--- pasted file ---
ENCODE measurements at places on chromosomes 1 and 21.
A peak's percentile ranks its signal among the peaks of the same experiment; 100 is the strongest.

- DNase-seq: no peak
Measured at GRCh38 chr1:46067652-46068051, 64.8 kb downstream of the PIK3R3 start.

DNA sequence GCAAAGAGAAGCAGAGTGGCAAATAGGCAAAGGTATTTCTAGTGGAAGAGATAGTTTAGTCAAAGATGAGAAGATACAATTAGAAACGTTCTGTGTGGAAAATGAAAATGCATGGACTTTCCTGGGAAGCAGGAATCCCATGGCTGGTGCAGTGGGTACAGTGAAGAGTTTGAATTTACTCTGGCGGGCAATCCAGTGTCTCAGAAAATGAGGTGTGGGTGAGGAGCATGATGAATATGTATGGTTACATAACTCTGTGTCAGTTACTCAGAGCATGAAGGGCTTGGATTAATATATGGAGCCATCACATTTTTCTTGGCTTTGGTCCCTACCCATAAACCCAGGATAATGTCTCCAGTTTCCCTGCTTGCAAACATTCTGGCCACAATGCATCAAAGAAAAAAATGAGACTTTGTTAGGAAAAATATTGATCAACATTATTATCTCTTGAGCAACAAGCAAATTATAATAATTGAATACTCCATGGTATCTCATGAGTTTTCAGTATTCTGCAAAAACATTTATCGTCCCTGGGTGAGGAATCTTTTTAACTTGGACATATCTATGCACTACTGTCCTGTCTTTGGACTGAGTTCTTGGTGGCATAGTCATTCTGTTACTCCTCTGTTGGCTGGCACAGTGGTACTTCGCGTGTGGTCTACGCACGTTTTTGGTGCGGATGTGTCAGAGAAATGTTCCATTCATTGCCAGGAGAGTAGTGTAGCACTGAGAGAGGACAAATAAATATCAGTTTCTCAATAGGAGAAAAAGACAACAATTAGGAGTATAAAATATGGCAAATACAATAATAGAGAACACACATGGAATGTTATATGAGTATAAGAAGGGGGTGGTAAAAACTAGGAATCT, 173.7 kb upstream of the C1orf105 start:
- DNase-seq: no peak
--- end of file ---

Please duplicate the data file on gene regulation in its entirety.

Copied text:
ENCODE measurements at places on chromosomes 1 and 21.
A peak's percentile ranks its signal among the peaks of the same experiment; 100 is the strongest.

- DNase-seq: no peak
Measured at GRCh38 chr1:46067652-46068051, 64.8 kb downstream of the PIK3R3 start.

DNA sequence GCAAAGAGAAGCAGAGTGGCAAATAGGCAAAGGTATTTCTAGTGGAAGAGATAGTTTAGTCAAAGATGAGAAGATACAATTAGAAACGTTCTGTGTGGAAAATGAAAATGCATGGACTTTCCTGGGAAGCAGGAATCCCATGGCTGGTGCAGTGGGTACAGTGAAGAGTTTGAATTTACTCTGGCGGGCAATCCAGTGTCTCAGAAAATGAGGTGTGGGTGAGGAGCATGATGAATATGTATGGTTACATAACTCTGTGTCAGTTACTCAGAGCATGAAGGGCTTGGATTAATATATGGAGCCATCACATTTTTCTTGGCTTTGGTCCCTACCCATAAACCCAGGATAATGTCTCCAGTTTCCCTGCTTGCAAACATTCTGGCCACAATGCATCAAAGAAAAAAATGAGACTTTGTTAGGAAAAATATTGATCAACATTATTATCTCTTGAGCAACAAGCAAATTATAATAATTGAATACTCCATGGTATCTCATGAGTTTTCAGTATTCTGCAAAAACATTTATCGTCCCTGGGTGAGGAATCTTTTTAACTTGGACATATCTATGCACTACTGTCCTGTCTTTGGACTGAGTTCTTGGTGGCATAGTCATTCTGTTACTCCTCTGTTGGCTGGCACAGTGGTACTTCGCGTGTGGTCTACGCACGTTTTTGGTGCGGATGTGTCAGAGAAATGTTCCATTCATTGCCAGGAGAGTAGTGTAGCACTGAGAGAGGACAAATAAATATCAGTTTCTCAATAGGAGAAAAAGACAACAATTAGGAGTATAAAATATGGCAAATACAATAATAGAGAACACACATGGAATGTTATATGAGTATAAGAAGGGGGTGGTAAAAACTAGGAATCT, 173.7 kb upstream of the C1orf105 start:
- DNase-seq: no peak